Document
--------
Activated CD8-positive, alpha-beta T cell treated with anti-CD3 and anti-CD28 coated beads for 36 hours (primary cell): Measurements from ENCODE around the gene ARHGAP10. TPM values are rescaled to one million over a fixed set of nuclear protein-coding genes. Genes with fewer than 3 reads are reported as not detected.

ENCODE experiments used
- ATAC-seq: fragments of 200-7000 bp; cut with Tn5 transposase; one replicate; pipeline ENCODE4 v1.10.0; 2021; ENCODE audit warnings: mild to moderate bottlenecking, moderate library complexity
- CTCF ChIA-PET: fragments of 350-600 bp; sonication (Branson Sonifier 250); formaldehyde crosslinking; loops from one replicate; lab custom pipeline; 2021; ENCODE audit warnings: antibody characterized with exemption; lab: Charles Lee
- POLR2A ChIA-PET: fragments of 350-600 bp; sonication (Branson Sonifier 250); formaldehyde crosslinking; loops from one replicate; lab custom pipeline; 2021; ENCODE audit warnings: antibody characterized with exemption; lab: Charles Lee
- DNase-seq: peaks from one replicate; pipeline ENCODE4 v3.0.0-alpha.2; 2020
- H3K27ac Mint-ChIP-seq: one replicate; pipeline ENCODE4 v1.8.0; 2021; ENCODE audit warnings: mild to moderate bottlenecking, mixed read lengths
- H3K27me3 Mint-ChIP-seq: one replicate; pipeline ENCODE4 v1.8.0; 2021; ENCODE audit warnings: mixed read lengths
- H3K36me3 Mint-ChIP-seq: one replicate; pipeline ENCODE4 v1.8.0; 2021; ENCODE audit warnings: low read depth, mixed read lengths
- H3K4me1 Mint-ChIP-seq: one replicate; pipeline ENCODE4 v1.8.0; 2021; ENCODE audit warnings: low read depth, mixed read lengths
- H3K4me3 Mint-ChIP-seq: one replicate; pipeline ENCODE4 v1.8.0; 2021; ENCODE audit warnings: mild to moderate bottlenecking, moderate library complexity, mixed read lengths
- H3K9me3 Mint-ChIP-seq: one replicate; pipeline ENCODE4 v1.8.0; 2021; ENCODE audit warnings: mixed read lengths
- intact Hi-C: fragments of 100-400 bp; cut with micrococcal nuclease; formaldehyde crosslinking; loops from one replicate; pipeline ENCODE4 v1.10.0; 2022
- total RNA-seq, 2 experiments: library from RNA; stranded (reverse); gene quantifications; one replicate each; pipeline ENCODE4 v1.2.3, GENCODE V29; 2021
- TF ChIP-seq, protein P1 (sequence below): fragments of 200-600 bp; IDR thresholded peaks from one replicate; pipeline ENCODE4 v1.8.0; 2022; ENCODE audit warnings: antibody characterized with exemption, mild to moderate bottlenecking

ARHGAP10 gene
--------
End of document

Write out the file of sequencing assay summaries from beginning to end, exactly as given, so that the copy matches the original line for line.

Activated CD8-positive, alpha-beta T cell treated with anti-CD3 and anti-CD28 coated beads for 36 hours (primary cell): Measurements from ENCODE around the gene ARHGAP10. TPM values are rescaled to one million over a fixed set of nuclear protein-coding genes. Genes with fewer than 3 reads are reported as not detected.

ENCODE experiments used
- ATAC-seq: fragments of 200-7000 bp; cut with Tn5 transposase; one replicate; pipeline ENCODE4 v1.10.0; 2021; ENCODE audit warnings: mild to moderate bottlenecking, moderate library complexity
- CTCF ChIA-PET: fragments of 350-600 bp; sonication (Branson Sonifier 250); formaldehyde crosslinking; loops from one replicate; lab custom pipeline; 2021; ENCODE audit warnings: antibody characterized with exemption; lab: Charles Lee
- POLR2A ChIA-PET: fragments of 350-600 bp; sonication (Branson Sonifier 250); formaldehyde crosslinking; loops from one replicate; lab custom pipeline; 2021; ENCODE audit warnings: antibody characterized with exemption; lab: Charles Lee
- DNase-seq: peaks from one replicate; pipeline ENCODE4 v3.0.0-alpha.2; 2020
- H3K27ac Mint-ChIP-seq: one replicate; pipeline ENCODE4 v1.8.0; 2021; ENCODE audit warnings: mild to moderate bottlenecking, mixed read lengths
- H3K27me3 Mint-ChIP-seq: one replicate; pipeline ENCODE4 v1.8.0; 2021; ENCODE audit warnings: mixed read lengths
- H3K36me3 Mint-ChIP-seq: one replicate; pipeline ENCODE4 v1.8.0; 2021; ENCODE audit warnings: low read depth, mixed read lengths
- H3K4me1 Mint-ChIP-seq: one replicate; pipeline ENCODE4 v1.8.0; 2021; ENCODE audit warnings: low read depth, mixed read lengths
- H3K4me3 Mint-ChIP-seq: one replicate; pipeline ENCODE4 v1.8.0; 2021; ENCODE audit warnings: mild to moderate bottlenecking, moderate library complexity, mixed read lengths
- H3K9me3 Mint-ChIP-seq: one replicate; pipeline ENCODE4 v1.8.0; 2021; ENCODE audit warnings: mixed read lengths
- intact Hi-C: fragments of 100-400 bp; cut with micrococcal nuclease; formaldehyde crosslinking; loops from one replicate; pipeline ENCODE4 v1.10.0; 2022
- total RNA-seq, 2 experiments: library from RNA; stranded (reverse); gene quantifications; one replicate each; pipeline ENCODE4 v1.2.3, GENCODE V29; 2021
- TF ChIP-seq, protein P1 (sequence below): fragments of 200-600 bp; IDR thresholded peaks from one replicate; pipeline ENCODE4 v1.8.0; 2022; ENCODE audit warnings: antibody characterized with exemption, mild to moderate bottlenecking

ARHGAP10 gene